Rate rises and bigger bills: The gloss has come off my London property purchase

The jury is out on the benefits of homeownership for many who bought during the pandemic

More than a million homeowners will pay significantly more for their mortgages after the Bank of England increased its base rate again this week. PA
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When Britain’s central bankers notched up yet another interest rate rise on Thursday, they added further woes to first-time homeowners like myself who bought nearly two years ago.

With interest rates now at four per cent and my mortgage bill set to go up by hundreds every month, it’s hard not to feel a touch of buyer's regret over my post-pandemic purchase.

Before my partner and I received the keys to our London home in June 2021 our timing could hardly be described as impeccable, coming on the back of the UK's lockdowns.

Buyers who had saved deposits were snapping up properties as they raced to take advantage of then-chancellor Rishi Sunak’s stamp duty cut, an experiment to boost the market which expired at the end of the summer.

After running the usual gauntlet of failed bids and last-minute deal gazumping, we settled on a two-bedroomed Victorian-era home in south-east London that was near the forthcoming Crossrail, a futuristic multibillion-pound rail project offering access to the centre of the city and beyond.

For more than a decade, we had been in the London rental market and suffered the usual horror stories, from mice-infested flats to emotionally volatile flatmates. We'd seen it all.

This purchase would free us from the capital's treacherous house shares and secure our financial future.

But as we exchanged contracts it was hard to shake the feeling that we were about to fail the first test of home ownership: don’t buy at the top of the market.

My hometown of Dublin was particularly badly hit by the property crash in 2008, as banks lent freely and home valuations went into free fall. Some unfortunate buyers have only recently emerged out of negative equity, more than a decade after the crash.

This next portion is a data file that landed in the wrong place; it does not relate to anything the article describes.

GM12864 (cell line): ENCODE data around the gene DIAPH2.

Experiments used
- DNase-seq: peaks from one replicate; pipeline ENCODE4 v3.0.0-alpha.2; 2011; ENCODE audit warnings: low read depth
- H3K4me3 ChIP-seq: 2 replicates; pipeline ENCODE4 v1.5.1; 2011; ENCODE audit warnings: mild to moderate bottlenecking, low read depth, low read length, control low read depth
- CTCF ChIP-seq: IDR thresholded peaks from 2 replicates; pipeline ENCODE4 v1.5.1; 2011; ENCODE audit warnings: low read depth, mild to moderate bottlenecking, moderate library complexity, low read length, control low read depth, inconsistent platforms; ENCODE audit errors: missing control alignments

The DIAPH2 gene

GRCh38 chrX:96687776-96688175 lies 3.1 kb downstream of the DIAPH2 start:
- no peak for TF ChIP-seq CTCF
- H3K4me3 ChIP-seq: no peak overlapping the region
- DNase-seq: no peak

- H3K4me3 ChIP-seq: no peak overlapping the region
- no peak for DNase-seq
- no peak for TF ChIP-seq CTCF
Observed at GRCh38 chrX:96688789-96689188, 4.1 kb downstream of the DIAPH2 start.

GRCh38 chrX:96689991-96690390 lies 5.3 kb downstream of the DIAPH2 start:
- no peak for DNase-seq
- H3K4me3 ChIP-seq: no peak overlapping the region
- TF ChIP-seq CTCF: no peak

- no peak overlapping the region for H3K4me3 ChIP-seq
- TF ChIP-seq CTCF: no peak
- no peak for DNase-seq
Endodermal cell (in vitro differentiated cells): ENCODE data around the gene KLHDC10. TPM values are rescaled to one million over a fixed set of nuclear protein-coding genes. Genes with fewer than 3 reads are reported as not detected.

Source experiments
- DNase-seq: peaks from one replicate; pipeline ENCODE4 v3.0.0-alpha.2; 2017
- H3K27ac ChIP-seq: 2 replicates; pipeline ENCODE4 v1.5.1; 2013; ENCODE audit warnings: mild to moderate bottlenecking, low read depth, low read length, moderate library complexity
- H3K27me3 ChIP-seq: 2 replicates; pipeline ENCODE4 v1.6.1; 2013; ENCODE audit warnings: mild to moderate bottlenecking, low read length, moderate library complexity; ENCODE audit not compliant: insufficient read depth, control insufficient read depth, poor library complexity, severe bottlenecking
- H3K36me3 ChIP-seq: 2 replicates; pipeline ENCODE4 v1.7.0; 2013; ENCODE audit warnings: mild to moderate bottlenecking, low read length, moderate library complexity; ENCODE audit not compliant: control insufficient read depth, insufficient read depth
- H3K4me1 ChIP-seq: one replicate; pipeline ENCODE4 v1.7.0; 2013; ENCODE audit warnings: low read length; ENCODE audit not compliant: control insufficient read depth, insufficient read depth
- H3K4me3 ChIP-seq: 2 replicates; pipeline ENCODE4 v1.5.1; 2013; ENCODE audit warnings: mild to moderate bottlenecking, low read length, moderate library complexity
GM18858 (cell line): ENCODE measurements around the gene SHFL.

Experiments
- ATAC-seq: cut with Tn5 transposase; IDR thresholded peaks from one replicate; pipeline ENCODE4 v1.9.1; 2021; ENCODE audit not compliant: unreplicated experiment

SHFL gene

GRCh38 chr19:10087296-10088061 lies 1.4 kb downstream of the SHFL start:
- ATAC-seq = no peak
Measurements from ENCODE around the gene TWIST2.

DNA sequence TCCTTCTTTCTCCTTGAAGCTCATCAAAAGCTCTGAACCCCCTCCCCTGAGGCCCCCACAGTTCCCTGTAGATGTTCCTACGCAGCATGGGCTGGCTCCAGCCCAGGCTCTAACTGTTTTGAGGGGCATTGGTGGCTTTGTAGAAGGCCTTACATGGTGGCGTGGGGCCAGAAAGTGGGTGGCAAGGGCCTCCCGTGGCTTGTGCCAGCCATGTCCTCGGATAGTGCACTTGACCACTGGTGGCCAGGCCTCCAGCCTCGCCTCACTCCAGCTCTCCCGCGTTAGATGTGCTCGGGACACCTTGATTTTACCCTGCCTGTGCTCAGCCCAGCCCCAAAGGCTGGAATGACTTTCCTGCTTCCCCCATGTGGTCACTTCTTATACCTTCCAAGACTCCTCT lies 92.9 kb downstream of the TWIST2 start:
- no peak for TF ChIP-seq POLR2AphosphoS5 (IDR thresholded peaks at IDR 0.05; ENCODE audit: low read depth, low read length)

When we bought, consumer prices were already ticking up from near zero to 2.5 per cent and central banks, which had cut interest rates to deal with the pandemic, were now under pressure to do something about it.

And now, we are among the estimated one million homeowners who will this year see their fixed-term rates shoot up after the Bank of England's action to tackle inflation.

Hindsight is a wonderful thing but had we known where the inflation headwinds would take us, our decision may well have been different.

The case for renting

Those who extol the virtues of buying over renting say that paying rent is dead money. In some ways, they are right. Owning a home is a great way of forced saving and increasing house prices are a boon for owners.

But any gains on paper are quite often just that. Few who brag about their house price mention the eye-watering cost of maintaining their property, which can over time run to a small fortune.

Property taxes, such as stamp duty, are yet another disincentive, growing proportionally as you climb the British property ladder to bigger, more expensive homes.

In many ways you have simply replaced your landlord with a lender. One who this time can't help you out when things go south.

Data seems to bear out that owning a home has rarely been more expensive.